Across Australia, it's estimated there are hundreds of thousands of people requiring drug and alcohol rehabilitation services whose needs aren't being met due to the system's "chronic underfunding".

For Mohammad, the road to sobriety was also complicated by his faith. In Islam, intoxicants are not permissible.

"It's definitely more shameful in the household," he says.

"It is hard to open up to family members because we shouldn't be taking [alcohol or drugs] in the first place, so it's a big shock for certain family members, depending on how religious they are."

Mohammad tried to seek help from rehab services outside of his community, but he says he never felt at ease with the counsellors, and his progress inevitably stalled.

Then he heard about Hayat House, a drug and alcohol rehabilitation service that caters for Sydney's Muslim community. Finally, something clicked.

"Because it is a Muslim place — I don't really know how to explain it — it's somewhat more comfortable to open up to [the counsellors]," Mohammad says.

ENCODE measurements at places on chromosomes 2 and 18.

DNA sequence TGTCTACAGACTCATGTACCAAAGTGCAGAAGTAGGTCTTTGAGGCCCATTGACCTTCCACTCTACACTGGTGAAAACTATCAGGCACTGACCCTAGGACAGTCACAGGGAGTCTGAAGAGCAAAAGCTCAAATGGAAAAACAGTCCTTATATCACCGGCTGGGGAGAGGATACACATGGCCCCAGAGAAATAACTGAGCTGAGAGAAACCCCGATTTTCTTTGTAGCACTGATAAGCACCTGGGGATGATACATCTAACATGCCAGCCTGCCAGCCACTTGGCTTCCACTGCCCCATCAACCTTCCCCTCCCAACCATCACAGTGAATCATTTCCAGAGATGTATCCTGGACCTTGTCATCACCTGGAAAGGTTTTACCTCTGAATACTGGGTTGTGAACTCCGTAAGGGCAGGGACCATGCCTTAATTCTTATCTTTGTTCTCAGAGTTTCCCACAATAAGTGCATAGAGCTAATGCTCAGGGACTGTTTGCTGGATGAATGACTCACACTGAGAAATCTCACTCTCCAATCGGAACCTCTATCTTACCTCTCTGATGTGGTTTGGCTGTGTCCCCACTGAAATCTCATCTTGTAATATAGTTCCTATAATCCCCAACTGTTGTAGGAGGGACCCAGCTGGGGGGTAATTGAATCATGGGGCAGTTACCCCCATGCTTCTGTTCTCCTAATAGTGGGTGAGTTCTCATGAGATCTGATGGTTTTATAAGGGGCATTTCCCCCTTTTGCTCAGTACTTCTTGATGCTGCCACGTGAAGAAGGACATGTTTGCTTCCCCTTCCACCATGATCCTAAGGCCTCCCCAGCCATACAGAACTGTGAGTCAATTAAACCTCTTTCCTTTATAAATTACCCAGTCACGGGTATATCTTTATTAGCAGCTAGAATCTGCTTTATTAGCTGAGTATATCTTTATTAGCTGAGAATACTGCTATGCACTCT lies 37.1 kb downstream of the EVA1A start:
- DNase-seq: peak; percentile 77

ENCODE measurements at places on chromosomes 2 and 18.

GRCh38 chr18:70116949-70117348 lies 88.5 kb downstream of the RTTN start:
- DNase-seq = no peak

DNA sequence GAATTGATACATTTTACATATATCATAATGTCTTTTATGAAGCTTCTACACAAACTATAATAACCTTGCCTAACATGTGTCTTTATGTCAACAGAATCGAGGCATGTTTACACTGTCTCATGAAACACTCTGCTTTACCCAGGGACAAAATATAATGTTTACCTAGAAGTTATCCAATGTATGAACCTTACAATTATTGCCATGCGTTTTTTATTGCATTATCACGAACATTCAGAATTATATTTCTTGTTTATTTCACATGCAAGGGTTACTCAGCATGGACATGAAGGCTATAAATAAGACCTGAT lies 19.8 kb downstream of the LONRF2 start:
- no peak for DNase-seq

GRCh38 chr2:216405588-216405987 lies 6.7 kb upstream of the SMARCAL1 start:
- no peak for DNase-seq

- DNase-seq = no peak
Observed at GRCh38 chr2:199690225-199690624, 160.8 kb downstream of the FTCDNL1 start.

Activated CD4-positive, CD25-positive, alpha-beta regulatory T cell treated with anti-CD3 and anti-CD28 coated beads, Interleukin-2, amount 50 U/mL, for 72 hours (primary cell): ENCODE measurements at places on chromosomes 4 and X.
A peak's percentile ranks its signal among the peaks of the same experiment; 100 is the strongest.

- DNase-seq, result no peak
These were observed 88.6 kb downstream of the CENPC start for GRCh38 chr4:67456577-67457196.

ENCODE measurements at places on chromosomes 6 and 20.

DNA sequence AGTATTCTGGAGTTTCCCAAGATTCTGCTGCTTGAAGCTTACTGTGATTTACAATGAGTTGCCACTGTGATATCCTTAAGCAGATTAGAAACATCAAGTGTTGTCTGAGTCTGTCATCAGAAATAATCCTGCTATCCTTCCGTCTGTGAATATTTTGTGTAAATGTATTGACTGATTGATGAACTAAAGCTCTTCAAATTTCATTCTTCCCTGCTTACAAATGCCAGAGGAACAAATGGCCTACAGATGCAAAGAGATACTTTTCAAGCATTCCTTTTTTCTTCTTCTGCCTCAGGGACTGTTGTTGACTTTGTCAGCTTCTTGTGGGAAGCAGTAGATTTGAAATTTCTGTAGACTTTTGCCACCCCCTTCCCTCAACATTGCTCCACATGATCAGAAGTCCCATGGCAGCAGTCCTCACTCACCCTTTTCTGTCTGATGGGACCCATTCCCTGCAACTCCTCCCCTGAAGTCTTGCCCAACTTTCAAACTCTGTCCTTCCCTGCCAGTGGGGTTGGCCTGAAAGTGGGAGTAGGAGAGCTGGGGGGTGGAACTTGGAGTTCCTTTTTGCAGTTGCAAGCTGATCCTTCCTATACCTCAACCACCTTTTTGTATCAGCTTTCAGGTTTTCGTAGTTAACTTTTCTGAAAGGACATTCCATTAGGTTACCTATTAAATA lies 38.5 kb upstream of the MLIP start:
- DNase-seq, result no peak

"Maybe because it's closer to home and you're allowed to speak about [addiction]."

Moving beyond sin
As a trained psychologist and the clinical director of Hayat House, Nasreen Hanifi has been helping clients, like Mohammad, overcome dependency issues for years.

"People usually feel comfortable that they can access a service that can relate to them on a faith or cultural basis," she explains.

Hayat House is open four days per week, but due to physical distancing measures, sessions are currently run over the phone or through Zoom. While the free service primarily caters to Muslim clients, non-Muslims are also welcome.